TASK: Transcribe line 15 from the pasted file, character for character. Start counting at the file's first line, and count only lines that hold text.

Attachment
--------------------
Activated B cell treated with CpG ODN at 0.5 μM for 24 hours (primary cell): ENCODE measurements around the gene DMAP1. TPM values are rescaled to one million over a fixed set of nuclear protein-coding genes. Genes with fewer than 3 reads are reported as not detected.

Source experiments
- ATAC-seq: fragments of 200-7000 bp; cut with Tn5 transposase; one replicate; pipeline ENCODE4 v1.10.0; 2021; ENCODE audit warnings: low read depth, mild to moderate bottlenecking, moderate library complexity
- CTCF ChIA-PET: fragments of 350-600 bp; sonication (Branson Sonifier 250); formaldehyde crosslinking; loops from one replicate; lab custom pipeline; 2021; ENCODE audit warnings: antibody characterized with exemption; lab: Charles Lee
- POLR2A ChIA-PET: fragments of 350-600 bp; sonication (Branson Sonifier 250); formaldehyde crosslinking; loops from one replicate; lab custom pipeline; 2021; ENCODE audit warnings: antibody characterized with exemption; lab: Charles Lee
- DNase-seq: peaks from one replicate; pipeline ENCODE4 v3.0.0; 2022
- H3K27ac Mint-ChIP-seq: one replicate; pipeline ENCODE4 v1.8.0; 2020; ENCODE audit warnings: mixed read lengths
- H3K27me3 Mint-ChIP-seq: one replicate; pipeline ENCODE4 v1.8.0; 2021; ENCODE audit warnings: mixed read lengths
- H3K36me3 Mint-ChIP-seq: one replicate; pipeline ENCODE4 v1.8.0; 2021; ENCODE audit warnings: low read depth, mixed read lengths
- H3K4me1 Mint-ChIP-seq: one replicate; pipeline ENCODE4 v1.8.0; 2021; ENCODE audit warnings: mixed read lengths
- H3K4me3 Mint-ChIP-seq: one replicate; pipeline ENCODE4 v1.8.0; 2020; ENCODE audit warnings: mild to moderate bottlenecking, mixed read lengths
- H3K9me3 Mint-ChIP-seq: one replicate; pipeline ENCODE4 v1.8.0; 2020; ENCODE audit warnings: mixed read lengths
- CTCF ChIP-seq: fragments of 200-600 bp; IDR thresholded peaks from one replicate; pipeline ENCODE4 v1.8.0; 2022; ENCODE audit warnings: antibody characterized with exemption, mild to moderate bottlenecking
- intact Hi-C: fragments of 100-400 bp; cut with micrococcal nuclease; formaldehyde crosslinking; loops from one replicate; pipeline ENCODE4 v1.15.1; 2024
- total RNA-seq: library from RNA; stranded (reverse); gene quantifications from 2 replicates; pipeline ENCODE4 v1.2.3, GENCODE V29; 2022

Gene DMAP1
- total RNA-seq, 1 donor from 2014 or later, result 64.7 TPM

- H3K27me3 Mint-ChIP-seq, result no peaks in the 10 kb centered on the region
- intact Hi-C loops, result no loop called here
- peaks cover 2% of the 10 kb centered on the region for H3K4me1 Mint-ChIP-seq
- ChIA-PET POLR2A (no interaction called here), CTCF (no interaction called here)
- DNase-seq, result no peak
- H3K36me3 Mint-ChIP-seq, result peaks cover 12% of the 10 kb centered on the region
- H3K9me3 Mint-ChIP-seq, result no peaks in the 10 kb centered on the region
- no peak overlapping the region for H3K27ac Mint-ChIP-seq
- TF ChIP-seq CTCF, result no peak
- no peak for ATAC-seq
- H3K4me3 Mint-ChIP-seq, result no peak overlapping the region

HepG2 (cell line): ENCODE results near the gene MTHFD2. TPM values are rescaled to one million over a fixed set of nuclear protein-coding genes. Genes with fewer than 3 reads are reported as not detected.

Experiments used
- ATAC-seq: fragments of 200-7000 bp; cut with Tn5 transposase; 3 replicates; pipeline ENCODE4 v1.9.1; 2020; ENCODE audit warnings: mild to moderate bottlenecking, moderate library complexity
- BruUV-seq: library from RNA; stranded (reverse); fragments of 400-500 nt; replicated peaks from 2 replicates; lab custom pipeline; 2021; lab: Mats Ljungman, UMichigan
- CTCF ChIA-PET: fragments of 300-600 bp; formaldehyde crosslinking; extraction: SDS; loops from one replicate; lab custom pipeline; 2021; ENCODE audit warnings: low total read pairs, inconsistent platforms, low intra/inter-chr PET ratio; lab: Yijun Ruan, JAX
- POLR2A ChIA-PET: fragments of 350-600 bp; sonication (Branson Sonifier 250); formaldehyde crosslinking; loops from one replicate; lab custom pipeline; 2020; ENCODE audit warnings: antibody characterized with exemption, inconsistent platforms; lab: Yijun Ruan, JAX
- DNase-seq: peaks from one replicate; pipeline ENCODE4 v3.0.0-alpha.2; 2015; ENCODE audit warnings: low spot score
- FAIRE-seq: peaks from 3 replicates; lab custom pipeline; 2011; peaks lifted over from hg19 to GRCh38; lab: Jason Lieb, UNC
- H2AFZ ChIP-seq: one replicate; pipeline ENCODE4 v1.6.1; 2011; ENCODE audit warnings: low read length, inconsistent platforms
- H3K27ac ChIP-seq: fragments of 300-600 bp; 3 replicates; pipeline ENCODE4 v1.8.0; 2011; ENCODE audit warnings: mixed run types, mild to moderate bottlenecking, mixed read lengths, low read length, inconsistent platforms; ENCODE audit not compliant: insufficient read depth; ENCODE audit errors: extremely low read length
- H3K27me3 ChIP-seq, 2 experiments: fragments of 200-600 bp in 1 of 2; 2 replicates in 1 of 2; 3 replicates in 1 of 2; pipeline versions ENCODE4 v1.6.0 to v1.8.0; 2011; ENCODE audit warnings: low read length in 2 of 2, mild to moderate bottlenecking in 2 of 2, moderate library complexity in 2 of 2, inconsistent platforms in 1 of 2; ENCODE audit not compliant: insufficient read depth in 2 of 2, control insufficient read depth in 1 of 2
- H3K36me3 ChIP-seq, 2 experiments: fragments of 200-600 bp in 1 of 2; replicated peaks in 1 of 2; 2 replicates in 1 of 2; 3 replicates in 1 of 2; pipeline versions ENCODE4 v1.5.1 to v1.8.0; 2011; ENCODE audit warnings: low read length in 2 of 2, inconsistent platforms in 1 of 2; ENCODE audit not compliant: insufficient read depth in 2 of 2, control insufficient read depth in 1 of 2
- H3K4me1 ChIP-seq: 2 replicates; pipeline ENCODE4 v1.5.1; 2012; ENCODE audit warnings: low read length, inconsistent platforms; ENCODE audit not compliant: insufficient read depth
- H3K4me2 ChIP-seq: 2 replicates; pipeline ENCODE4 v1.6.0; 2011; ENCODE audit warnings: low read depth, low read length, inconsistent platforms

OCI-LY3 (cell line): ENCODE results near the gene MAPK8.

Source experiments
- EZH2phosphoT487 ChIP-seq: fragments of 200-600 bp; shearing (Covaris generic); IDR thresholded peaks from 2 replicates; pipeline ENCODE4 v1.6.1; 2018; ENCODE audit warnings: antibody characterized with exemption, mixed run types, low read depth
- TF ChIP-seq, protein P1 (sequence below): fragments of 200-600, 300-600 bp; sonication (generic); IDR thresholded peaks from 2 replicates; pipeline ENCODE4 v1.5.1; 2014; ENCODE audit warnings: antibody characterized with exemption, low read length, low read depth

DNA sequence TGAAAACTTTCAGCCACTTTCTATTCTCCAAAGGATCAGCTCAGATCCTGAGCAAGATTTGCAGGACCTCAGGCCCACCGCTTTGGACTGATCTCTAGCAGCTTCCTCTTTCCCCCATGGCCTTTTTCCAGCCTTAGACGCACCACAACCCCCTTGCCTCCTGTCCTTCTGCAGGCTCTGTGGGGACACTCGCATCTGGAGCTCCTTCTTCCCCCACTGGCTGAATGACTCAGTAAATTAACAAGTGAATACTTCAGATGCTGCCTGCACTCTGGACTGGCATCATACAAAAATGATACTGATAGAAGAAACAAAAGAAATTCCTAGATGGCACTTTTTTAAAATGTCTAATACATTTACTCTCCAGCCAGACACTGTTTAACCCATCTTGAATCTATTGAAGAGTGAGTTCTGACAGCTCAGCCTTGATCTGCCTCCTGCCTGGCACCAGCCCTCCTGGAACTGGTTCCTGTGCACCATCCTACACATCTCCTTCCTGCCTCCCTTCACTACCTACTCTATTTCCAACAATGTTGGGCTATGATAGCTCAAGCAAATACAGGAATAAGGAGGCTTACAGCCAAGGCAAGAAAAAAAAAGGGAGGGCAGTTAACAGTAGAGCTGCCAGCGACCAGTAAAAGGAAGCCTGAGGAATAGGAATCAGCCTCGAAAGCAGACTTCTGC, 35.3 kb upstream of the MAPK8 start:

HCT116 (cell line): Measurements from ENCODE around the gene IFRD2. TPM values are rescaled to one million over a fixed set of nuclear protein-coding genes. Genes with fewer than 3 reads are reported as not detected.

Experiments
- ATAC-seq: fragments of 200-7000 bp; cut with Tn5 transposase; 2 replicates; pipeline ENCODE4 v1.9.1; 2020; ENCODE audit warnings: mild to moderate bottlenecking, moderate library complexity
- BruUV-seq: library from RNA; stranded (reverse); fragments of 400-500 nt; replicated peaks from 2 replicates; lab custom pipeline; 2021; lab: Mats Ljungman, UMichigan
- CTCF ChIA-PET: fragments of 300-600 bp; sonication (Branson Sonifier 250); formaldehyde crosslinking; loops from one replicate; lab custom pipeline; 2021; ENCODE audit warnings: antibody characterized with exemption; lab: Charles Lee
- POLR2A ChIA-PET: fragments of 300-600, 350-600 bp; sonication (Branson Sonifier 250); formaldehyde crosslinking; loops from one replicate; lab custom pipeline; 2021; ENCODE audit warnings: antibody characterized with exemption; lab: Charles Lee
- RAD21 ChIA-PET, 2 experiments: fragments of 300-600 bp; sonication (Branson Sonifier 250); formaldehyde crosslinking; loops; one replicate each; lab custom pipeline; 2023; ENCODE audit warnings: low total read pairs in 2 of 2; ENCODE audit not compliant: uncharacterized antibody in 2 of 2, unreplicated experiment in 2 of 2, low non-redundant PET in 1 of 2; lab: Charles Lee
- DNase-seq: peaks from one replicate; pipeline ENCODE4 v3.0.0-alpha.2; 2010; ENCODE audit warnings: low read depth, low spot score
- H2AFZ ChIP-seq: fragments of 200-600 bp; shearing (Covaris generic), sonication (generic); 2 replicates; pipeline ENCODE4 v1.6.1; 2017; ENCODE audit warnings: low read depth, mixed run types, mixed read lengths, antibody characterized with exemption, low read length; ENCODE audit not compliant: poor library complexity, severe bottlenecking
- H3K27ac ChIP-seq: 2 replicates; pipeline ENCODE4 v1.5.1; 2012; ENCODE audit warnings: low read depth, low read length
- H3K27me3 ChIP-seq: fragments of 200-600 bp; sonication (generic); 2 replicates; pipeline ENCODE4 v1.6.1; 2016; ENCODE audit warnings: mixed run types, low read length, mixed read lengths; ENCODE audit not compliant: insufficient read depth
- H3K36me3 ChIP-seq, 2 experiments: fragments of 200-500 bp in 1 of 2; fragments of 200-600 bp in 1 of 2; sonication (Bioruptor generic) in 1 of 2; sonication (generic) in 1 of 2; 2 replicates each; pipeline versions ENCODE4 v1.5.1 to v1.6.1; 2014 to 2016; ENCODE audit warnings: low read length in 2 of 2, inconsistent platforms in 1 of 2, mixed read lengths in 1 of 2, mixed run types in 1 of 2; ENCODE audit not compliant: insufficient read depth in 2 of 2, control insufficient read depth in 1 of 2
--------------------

- total RNA-seq: library from RNA; stranded (reverse); gene quantifications from 2 replicates; pipeline ENCODE4 v1.2.3, GENCODE V29; 2022